2015 Mitsubishi Evo Final Edition Review: The Long Goodbye
Reviewing and driving the Lancer Evolution Final Edition for a week was a more bittersweet experience than I anticipated. All of those years of watching Jackie Chan blast around in modified Mitsubishis had left me overly excited about this review; this is one of the most iconic all-wheel drive cars of all time, and I have known plenty of people who have loved them.
But just as the Japanese automaker began to get grilled over a fuel efficiency rigging scandal, I also started to recall the complaints I have heard about these cars over the years. Guys who love Evos really love Evos. Yet still, they seem to gripe about them, and after spending several hours driving one, I can see why: As amazing as an Evo is to drive, these cars have a surplus of downsides.
Nevertheless, Mitsubishi’s last stab at making an AWD monster is quite outstanding. I found myself taking late night drives and early morning expeditions just to get more windshield time with it. The Final Edition has a few niceties that make the drive enjoyable, and I totally dig the fact that this collector’s edition is a commodity for Evo enthusiasts.
But eventually I came to the conclusion that Mitsubishi either ran out of funding or got tired of trying. Like an under-cooked steak at a hibachi grill, it’s rare, a bit gimmicky, and not very unique in its approach and delivery. This is a half-baked attempt that panders to enthusiasts and, in many ways, serves as a reflection of what has happened to the brand as a whole ever since the DSM deal went belly-up.
One of the first things you’ll notice about this car is that it has some extreme aero. With the addition of its limited-edition 18-by-8.5-inch dark chrome Enkei alloy wheels and black roof, there’s no ignoring it even when at a standstill. But as recognizable and as sharp it may be, it’s still an old design. The aero kit, brake air guides, and spoiler extension have to be added on for a fee. So it’s not a complete package unless you want to drop an additional $1,500 for the aerodynamic upgrades, which we feel should have been included from the get-go.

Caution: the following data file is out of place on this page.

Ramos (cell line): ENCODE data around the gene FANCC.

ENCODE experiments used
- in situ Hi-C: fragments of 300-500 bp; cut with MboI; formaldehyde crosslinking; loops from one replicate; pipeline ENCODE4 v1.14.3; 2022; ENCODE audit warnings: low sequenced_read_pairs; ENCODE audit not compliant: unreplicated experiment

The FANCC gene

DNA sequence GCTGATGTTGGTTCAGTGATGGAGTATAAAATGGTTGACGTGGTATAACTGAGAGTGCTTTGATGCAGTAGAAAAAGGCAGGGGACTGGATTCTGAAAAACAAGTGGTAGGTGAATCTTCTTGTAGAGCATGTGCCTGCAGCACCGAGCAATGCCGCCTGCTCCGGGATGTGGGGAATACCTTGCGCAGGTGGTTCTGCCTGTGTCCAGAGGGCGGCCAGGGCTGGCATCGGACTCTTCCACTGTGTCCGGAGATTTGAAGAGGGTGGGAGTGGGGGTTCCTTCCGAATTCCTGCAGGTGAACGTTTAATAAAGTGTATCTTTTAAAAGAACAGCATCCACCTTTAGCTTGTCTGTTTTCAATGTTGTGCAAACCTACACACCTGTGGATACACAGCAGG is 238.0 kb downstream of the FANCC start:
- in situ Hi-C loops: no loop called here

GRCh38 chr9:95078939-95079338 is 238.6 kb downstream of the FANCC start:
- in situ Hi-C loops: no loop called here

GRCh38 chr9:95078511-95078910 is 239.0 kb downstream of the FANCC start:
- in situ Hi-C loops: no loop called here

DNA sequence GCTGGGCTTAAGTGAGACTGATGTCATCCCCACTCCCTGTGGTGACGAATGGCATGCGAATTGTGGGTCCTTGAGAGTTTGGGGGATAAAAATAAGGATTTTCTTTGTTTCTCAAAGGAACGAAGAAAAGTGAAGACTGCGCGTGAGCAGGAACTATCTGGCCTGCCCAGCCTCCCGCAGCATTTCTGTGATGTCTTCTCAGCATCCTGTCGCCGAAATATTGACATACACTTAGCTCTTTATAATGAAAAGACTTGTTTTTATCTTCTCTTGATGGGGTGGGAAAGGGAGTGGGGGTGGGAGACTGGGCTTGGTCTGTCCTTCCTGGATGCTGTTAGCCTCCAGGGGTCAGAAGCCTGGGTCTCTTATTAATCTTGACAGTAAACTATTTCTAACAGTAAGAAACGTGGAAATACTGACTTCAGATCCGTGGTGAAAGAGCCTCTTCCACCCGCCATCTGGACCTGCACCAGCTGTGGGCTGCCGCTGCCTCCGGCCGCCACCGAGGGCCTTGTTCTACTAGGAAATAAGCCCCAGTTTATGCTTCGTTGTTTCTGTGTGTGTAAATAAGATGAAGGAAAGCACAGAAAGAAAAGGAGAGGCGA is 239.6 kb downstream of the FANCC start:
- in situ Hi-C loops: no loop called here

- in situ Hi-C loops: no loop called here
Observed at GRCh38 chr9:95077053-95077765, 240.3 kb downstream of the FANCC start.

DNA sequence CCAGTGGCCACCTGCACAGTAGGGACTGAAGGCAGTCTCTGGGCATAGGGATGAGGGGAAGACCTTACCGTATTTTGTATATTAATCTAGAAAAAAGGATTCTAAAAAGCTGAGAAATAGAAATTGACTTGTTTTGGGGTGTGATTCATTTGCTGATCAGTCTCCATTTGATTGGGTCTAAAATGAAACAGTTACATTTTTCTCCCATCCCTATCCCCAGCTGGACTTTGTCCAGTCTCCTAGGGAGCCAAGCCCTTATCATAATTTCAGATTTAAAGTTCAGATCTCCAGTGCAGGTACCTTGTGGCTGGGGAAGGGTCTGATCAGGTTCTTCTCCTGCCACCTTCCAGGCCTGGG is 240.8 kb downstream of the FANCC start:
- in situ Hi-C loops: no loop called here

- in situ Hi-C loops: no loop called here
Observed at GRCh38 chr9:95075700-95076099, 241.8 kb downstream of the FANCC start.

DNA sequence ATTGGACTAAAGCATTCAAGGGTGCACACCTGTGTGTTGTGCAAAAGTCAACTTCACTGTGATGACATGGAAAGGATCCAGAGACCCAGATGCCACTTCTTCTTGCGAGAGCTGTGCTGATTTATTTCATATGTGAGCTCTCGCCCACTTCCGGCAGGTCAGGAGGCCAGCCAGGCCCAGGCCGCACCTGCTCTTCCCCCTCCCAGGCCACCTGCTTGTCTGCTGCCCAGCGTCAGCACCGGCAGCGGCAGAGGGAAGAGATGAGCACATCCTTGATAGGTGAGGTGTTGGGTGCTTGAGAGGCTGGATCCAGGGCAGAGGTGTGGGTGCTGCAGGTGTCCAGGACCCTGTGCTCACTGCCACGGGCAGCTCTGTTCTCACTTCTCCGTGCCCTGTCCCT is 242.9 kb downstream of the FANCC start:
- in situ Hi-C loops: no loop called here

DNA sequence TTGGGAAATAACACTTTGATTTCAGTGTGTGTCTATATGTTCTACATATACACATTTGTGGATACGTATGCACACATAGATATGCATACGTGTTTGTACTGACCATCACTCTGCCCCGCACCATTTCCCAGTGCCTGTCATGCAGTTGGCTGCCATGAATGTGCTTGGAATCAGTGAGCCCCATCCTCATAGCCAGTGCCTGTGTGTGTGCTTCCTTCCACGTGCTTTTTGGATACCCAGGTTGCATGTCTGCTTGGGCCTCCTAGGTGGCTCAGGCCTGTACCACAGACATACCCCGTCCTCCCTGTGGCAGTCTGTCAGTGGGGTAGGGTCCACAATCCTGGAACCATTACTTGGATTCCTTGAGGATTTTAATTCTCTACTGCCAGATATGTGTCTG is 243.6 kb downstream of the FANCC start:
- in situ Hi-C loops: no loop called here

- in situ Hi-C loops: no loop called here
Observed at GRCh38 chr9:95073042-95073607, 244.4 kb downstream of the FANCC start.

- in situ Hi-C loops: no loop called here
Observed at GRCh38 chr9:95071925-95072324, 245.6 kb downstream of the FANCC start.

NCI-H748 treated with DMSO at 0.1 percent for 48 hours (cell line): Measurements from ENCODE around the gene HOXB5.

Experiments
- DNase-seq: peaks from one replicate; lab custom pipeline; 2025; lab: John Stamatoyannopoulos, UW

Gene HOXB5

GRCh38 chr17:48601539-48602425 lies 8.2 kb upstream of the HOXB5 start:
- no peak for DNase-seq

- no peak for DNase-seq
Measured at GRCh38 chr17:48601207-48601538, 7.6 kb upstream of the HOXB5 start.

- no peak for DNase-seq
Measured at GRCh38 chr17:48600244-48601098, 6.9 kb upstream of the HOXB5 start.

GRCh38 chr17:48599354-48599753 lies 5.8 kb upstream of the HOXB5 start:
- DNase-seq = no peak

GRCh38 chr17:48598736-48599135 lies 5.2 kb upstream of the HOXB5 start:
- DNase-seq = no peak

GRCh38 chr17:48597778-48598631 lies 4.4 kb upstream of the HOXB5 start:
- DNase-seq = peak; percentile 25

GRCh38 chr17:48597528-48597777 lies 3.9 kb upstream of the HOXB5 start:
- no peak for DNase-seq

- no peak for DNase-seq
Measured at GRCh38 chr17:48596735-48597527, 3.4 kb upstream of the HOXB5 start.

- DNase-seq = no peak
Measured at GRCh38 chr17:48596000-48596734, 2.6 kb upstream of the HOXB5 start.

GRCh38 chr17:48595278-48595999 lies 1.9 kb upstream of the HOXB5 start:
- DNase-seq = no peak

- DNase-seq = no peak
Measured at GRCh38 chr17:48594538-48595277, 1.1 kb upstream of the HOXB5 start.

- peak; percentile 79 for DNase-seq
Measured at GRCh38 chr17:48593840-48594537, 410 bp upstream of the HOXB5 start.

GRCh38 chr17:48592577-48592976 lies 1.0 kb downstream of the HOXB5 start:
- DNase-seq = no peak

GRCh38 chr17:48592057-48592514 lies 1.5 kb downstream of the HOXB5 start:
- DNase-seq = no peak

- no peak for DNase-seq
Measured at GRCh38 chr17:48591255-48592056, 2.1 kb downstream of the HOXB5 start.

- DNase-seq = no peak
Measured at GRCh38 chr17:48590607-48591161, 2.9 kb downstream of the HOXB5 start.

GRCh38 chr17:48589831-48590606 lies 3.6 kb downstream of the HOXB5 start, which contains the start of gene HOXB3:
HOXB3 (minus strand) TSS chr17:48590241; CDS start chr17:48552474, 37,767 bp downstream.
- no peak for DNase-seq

Exterior pros and cons
+ It might be an old design, but it’s a good one. Sharp and purposeful, you won’t confuse an Evo for the pedestrian Lancer.
+ Sharply styled air dams, rear diffuser, dual port exhaust, vented hood, front fascia, black roof, and Final Edition badging.
+ Great ride height for daily driving. This way the lower aero additions clear most speed bumps, potholes, and driveway curbs.
– All that aero is not included in the asking price, even though it seems like it would be due to this being a Final Edition package and all.
– The rubberized front air dam lower lip is loosely attached, and will come off if you aren’t careful since plastic clips hold it on.
– The exhaust piping almost emerges from the tips, which cheapens the look of the exhaust.
This is where the Evo gains some serious cool points. With 303 horsepower and even more torque, the Final Edition is the most powerful Evo ever made. It may not be that much more than a regular version, but never did I find myself complaining much when the throttle opened up. This car piles on boost faster than you can shovel bacon onto a plate at IHOP, and the way in which it translates this power to the pavement is sensational.